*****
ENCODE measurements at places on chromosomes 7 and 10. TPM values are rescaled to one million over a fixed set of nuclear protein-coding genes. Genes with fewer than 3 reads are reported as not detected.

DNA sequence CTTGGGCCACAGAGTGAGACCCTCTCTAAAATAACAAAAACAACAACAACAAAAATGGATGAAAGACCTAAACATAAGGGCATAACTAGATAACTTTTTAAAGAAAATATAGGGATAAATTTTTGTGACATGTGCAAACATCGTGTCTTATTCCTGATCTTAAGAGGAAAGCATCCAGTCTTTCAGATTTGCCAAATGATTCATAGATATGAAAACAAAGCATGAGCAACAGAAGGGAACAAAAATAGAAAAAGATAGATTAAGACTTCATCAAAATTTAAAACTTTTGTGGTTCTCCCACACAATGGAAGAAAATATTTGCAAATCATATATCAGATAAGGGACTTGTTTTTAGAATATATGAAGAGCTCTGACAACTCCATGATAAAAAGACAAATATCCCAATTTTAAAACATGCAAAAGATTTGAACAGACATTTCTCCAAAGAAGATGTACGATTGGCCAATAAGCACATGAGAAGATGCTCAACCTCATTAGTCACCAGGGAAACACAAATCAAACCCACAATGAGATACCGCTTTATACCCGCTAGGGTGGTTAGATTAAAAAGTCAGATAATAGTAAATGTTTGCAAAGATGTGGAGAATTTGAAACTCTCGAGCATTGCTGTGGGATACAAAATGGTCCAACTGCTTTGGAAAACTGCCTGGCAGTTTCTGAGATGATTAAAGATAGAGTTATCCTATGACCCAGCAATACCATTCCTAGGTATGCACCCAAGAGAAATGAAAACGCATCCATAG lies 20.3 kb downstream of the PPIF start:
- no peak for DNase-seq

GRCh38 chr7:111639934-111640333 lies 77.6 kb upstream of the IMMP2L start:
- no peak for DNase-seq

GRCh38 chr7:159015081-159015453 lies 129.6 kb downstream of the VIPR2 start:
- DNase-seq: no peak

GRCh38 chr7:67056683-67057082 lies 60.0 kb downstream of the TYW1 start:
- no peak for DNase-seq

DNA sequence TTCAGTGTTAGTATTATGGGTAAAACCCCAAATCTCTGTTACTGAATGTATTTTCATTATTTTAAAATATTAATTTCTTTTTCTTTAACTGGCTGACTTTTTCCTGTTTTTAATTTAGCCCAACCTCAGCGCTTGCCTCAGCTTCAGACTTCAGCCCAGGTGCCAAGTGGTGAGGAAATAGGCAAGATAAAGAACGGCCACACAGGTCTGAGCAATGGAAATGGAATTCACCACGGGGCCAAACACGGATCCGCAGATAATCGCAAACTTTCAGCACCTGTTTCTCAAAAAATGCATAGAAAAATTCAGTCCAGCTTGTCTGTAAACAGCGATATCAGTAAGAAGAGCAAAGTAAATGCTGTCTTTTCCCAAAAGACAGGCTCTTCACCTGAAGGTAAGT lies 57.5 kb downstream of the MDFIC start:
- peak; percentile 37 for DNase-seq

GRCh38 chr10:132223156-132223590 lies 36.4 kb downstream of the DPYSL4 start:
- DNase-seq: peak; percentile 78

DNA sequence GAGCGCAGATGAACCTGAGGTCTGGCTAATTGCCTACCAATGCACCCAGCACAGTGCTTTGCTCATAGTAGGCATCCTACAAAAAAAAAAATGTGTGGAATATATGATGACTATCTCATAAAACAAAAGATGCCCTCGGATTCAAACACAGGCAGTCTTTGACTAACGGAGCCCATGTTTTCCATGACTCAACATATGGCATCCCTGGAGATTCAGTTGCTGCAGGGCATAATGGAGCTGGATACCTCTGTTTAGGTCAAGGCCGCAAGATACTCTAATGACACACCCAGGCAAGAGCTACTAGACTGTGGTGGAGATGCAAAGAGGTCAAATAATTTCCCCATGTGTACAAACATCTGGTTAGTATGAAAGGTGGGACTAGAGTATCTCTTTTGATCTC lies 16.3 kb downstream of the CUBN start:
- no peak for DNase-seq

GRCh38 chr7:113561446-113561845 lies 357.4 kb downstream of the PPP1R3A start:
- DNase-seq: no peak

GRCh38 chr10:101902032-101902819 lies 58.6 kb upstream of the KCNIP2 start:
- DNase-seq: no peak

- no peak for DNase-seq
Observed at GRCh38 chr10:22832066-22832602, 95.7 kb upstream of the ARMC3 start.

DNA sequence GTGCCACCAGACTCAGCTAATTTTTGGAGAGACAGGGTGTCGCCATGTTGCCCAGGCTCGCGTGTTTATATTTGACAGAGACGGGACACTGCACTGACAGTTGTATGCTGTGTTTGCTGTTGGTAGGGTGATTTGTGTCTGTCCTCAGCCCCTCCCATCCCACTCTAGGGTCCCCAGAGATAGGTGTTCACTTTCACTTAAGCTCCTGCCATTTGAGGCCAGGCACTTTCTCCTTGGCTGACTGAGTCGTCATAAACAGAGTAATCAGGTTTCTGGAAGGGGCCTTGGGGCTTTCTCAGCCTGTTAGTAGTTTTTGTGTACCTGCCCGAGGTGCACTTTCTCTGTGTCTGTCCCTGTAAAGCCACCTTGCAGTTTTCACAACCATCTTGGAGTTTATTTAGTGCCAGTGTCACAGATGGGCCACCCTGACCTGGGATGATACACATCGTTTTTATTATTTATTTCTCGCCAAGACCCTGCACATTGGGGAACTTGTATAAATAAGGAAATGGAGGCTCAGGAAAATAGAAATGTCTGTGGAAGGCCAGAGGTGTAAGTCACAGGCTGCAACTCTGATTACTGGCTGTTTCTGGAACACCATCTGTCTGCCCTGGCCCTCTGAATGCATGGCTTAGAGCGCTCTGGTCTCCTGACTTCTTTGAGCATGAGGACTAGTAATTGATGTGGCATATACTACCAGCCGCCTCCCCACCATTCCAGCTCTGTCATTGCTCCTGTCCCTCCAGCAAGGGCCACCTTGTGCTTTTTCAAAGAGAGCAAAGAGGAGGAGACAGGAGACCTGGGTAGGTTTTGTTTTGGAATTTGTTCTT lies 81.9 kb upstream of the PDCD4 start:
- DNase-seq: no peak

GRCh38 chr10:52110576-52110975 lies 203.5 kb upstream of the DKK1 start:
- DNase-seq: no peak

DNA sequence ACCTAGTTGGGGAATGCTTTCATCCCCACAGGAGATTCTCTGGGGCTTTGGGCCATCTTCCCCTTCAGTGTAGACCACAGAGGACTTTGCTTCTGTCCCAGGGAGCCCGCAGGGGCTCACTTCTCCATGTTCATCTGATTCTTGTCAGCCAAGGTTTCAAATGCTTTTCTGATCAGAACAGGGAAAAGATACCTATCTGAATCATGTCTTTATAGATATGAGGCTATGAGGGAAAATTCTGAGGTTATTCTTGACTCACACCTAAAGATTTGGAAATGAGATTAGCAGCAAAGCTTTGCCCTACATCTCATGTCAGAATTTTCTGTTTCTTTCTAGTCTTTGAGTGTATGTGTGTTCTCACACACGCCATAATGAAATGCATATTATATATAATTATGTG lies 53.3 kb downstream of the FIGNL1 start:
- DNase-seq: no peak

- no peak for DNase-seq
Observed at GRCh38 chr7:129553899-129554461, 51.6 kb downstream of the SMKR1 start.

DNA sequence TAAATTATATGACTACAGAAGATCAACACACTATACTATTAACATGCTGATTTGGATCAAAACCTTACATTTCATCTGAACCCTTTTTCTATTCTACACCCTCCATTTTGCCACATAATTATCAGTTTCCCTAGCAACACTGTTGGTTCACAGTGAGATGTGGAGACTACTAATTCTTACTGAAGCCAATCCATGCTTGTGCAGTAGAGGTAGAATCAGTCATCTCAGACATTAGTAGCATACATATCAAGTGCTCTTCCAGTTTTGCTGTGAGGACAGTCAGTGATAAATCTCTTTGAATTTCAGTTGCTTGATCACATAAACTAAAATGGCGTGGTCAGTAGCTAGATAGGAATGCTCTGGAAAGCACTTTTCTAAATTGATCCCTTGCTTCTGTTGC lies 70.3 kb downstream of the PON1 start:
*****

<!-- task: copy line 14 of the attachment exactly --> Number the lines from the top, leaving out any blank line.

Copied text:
DNA sequence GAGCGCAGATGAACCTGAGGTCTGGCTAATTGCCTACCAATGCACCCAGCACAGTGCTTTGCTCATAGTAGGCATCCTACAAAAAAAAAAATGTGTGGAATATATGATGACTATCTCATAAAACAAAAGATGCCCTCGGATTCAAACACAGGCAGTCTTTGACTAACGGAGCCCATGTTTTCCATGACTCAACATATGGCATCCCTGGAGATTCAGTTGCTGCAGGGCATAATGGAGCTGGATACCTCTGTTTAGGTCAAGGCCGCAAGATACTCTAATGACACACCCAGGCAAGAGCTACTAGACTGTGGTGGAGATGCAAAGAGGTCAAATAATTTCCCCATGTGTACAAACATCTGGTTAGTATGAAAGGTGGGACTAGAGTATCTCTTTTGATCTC lies 16.3 kb downstream of the CUBN start: